My First Concert Since the Pandemic
The outdoor concert venue slowly filled as the evening light faded. Before too long we were surrounded by a great horde of Millennials all standing, talking in small groups and listening to the vibrant music. Only a small percent were actually focused on the music. They had gathered early up near the stage. This portion of the crowd bounced up and down to each song, waving arms in the air, singing right along. I even saw a brave girl or two crowd surf over the heads of this part of the horde. They were like every crowd I had seen or been a part of during all my years of rock concerts. Of course, as an aging adult, attending classic rock shows, crowd surfing was out of the question. I doubt most of us could even raise our arms over our heads for long. Inflammation and arthritis having taken more of a toll as each year passed.
“Don’t let anybody put you in a box. You are much more than a millennial…much more!” ―
My generation doesn’t like to stand for long either, much preferring the seating away from the mosh pit. On this evening we were kept safe from the horde in a caged off seating area in the back. I could see everything with very little risk. It was the perfect spot. We did have some Millennial females sneak in to our enclosure. It’s a strange phenomenon I experience at almost every concert. Young women, who I assume have paid a lot of money for their tickets, and then sit near me and talk through the whole show. Talk very loud so that they can be heard by each other over the blaring music. Describing that mole that needs to be removed or the terrible new boss at work. Happened again this night. I don’t get it?? I watched one young lady come over and say hi to a couple on a date sitting in front of me. She then proceeded to stand there and talk (shout) to the girl the rest of the evening. The poor guy was left all alone. I thought they’d been having a great time until the blabber mouth showed up. I still don’t get it??
In fact, as I surveyed the horde in front and around me, I noticed that the attentive crowd up near the stage was only about one-fourth, if that, of the audience. The rest of the three thousand plus attending was standing around in small groups, chit chatting as if they were at a wedding reception. Most only glanced up at the stage periodically. It took a very familiar song to get everyone to jump around, sing along and become more drawn into the music. Then it was back to the mingling. Maybe the Millennials have been shut away too long and desperately needed the social interaction (more than the music)?
“No matter how different you are, no matter how different you think, no matter how extraordinary or how ordinary you are, when you get on a train, you will go in the same direction as everyone on that train! That’s what happens to you if you mingle with the crowds! The crowd always takes you where it goes!” ―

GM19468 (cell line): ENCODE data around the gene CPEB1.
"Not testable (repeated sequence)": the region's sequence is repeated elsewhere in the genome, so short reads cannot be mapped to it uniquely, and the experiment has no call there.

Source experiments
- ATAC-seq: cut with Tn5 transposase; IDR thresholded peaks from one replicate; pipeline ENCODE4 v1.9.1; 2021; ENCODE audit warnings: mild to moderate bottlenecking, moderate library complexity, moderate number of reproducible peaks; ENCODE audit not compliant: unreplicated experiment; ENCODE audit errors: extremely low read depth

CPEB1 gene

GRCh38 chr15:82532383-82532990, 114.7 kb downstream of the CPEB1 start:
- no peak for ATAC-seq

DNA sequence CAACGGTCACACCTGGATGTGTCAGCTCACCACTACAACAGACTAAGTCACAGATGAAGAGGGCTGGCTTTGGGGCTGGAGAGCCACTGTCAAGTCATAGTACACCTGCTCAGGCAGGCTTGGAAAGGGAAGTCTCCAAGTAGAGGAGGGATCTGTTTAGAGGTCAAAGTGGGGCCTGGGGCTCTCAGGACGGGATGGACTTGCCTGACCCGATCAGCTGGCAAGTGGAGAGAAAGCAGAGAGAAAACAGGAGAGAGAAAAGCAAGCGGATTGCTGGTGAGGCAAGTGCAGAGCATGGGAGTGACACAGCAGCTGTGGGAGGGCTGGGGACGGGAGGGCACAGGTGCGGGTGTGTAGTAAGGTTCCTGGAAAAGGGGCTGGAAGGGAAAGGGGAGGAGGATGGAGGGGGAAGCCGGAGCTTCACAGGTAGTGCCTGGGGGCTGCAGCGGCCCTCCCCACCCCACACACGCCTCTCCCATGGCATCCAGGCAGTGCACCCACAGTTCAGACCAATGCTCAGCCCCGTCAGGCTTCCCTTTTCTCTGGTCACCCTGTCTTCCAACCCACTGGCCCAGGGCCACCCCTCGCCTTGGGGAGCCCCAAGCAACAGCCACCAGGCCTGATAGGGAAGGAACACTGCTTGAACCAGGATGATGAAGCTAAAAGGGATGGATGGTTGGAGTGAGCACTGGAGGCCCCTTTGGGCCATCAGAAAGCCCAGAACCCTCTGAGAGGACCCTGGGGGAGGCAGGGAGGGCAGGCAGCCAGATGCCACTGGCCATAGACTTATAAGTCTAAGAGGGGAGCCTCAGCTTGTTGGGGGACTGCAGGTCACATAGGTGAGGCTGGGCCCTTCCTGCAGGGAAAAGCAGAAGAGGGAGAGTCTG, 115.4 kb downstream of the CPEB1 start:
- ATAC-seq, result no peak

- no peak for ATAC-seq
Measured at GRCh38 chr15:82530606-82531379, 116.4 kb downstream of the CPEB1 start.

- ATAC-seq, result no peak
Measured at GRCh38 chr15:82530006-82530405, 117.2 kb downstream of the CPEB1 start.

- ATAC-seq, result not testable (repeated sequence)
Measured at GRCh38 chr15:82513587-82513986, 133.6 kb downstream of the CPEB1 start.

When people used to smoke more, a mellow song would start and the lights would dim and then a magic moment started. People all around would pull out their lighters and hold up the flames above their heads. This may have evoked much deeper memories of the gathered tribe lifting their torches to the inspiration coming from a leader telling a story or an epic song shared by all. On this night I noticed that when a special moment arrived, the phones went up. People were recording the experience. But this looked to me to be producing the exact opposite effect than the one I remembered. The light was on the little screens cast back on each person holding up a phone. Instead of a social experience of raising up a collective flame, it was a self absorbed moment, directing attention away from the experience we were all having and up to a little private screen – rewarding each person with their own spotlight. How weird we’ve become.
“Normal consumers declare rock to be dead whenever they personally stop listening to it (or at least to new iterations of it), which typically happens about two years after they graduate from college.” ―
It was a great night of music and people watching. My favorites. The weather cooperated, even here in heatstroke Houston. It was a beautiful sunset after the cool off of rain earlier in the afternoon. Even more of a big deal because it has been such a long time since any music has come to town. I was also very encouraged to see Millennials out having a really big social experience. We hear reports about people staying home, working digitally, living a distanced life, dropping out of organizations like church, etc. Attending this big night together told me that people, no matter what demographic they fall under, still like to gather and have fun with great music all night long. It was a good sign for the future, no matter what the TV is telling us.
“Music needs to be felt to be heard.” ―